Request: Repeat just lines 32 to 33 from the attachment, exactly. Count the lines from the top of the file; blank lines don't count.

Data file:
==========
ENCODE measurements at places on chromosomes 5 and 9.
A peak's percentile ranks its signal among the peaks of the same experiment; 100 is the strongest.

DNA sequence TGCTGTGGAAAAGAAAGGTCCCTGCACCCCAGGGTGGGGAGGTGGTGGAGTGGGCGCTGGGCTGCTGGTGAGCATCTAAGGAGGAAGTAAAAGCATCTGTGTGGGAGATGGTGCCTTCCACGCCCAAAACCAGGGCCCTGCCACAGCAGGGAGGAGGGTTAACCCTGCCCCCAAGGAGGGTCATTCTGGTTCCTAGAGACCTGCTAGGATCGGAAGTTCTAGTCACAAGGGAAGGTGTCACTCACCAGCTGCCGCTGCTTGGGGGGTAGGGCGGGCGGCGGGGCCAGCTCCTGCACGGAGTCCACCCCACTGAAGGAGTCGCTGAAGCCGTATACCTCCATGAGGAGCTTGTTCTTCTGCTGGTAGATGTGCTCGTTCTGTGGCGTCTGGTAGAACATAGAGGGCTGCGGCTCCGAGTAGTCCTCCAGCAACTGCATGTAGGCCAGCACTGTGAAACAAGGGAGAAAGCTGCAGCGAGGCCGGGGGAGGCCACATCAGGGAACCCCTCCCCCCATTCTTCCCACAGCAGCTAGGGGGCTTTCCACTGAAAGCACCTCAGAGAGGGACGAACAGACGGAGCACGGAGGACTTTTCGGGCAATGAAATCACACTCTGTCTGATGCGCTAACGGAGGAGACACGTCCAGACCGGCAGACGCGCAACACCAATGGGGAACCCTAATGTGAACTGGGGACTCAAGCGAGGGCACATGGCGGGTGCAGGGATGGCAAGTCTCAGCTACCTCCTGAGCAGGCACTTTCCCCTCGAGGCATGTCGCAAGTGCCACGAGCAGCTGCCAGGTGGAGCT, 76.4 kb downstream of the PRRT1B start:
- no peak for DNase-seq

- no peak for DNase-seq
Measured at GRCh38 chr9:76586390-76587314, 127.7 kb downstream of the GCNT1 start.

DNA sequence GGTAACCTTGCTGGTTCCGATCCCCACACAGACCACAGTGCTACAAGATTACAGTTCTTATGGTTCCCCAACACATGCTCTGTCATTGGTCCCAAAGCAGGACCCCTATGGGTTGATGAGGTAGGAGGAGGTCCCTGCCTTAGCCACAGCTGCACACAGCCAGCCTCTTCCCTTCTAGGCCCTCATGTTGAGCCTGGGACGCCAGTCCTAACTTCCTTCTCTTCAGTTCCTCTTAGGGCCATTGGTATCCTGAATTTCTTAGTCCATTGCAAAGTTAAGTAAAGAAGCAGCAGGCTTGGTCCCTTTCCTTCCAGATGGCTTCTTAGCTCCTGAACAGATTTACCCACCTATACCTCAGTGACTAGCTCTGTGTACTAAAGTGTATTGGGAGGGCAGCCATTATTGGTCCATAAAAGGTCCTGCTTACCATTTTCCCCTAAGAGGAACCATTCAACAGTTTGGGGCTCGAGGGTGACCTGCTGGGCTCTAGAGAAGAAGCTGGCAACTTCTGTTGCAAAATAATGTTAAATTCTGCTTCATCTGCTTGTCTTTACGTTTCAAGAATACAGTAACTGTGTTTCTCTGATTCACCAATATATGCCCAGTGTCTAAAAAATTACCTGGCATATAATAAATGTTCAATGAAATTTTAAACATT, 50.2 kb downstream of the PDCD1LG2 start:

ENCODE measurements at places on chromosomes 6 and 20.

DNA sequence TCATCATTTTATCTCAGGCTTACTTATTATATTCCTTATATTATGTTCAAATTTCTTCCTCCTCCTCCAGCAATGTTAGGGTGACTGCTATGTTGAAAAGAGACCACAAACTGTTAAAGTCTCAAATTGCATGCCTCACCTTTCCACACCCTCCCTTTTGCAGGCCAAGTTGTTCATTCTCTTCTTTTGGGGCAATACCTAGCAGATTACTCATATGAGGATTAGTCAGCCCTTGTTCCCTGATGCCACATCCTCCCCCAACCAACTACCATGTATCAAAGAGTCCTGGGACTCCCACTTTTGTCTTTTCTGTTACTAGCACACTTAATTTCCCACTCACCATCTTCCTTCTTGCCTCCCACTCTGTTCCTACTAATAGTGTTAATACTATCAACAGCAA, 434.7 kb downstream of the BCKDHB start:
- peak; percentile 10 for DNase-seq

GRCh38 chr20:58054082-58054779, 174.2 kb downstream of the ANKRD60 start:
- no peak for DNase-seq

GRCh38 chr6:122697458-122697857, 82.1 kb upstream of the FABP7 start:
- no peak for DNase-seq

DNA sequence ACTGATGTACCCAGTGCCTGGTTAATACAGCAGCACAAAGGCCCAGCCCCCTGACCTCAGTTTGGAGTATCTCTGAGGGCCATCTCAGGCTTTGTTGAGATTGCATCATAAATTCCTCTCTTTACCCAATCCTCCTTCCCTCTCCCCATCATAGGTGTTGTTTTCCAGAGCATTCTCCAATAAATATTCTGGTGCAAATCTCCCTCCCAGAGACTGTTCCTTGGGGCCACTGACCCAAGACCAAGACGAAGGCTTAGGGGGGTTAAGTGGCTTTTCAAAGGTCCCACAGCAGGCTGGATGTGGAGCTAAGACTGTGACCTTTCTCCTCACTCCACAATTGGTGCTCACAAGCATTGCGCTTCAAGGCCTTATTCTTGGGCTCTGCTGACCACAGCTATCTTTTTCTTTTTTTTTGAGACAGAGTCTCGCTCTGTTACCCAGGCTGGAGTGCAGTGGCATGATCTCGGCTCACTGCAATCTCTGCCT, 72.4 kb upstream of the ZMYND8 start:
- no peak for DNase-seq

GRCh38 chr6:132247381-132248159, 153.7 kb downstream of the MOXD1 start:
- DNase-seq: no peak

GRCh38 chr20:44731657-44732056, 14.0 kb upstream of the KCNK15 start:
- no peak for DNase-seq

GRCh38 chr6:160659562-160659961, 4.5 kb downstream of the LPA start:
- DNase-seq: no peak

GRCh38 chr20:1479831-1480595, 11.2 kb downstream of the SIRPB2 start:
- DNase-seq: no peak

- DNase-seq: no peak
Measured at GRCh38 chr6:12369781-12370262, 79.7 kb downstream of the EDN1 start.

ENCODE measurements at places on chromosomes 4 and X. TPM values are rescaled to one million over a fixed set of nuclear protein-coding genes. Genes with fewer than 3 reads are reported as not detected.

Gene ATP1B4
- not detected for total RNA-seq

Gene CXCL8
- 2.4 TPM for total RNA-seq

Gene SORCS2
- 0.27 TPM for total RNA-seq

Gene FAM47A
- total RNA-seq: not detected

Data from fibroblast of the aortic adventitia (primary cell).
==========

Gene SORCS2
- 0.27 TPM for total RNA-seq